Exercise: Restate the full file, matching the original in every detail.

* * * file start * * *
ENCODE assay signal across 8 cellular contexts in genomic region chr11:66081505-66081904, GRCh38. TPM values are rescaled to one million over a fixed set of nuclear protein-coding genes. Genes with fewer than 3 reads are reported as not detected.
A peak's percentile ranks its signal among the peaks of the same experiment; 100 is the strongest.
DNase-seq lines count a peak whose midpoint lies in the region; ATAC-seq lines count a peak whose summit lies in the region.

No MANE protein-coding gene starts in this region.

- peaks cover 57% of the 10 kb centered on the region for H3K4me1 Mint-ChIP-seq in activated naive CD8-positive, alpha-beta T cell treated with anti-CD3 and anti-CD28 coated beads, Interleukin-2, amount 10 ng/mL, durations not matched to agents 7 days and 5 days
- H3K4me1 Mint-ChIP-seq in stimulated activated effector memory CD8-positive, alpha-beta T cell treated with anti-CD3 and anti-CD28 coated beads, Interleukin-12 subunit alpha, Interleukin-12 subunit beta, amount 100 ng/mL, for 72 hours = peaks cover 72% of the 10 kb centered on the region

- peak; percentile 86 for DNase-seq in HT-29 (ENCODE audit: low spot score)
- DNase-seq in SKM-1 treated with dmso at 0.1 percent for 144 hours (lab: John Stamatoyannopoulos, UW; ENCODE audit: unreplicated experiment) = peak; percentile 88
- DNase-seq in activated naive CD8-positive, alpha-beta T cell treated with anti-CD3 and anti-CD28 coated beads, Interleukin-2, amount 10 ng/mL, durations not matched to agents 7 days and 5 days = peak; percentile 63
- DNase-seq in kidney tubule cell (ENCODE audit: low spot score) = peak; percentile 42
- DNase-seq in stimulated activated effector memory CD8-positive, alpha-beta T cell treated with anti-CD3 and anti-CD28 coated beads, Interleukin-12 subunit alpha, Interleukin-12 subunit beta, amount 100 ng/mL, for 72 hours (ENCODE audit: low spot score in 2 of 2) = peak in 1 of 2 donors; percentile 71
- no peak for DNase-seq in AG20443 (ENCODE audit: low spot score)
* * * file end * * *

ENCODE assay signal across 8 cellular contexts in genomic region chr11:66081505-66081904, GRCh38. TPM values are rescaled to one million over a fixed set of nuclear protein-coding genes. Genes with fewer than 3 reads are reported as not detected.
A peak's percentile ranks its signal among the peaks of the same experiment; 100 is the strongest.
DNase-seq lines count a peak whose midpoint lies in the region; ATAC-seq lines count a peak whose summit lies in the region.

No MANE protein-coding gene starts in this region.

- peaks cover 57% of the 10 kb centered on the region for H3K4me1 Mint-ChIP-seq in activated naive CD8-positive, alpha-beta T cell treated with anti-CD3 and anti-CD28 coated beads, Interleukin-2, amount 10 ng/mL, durations not matched to agents 7 days and 5 days
- H3K4me1 Mint-ChIP-seq in stimulated activated effector memory CD8-positive, alpha-beta T cell treated with anti-CD3 and anti-CD28 coated beads, Interleukin-12 subunit alpha, Interleukin-12 subunit beta, amount 100 ng/mL, for 72 hours = peaks cover 72% of the 10 kb centered on the region

- peak; percentile 86 for DNase-seq in HT-29 (ENCODE audit: low spot score)
- DNase-seq in SKM-1 treated with dmso at 0.1 percent for 144 hours (lab: John Stamatoyannopoulos, UW; ENCODE audit: unreplicated experiment) = peak; percentile 88
- DNase-seq in activated naive CD8-positive, alpha-beta T cell treated with anti-CD3 and anti-CD28 coated beads, Interleukin-2, amount 10 ng/mL, durations not matched to agents 7 days and 5 days = peak; percentile 63
- DNase-seq in kidney tubule cell (ENCODE audit: low spot score) = peak; percentile 42
- DNase-seq in stimulated activated effector memory CD8-positive, alpha-beta T cell treated with anti-CD3 and anti-CD28 coated beads, Interleukin-12 subunit alpha, Interleukin-12 subunit beta, amount 100 ng/mL, for 72 hours (ENCODE audit: low spot score in 2 of 2) = peak in 1 of 2 donors; percentile 71
- no peak for DNase-seq in AG20443 (ENCODE audit: low spot score)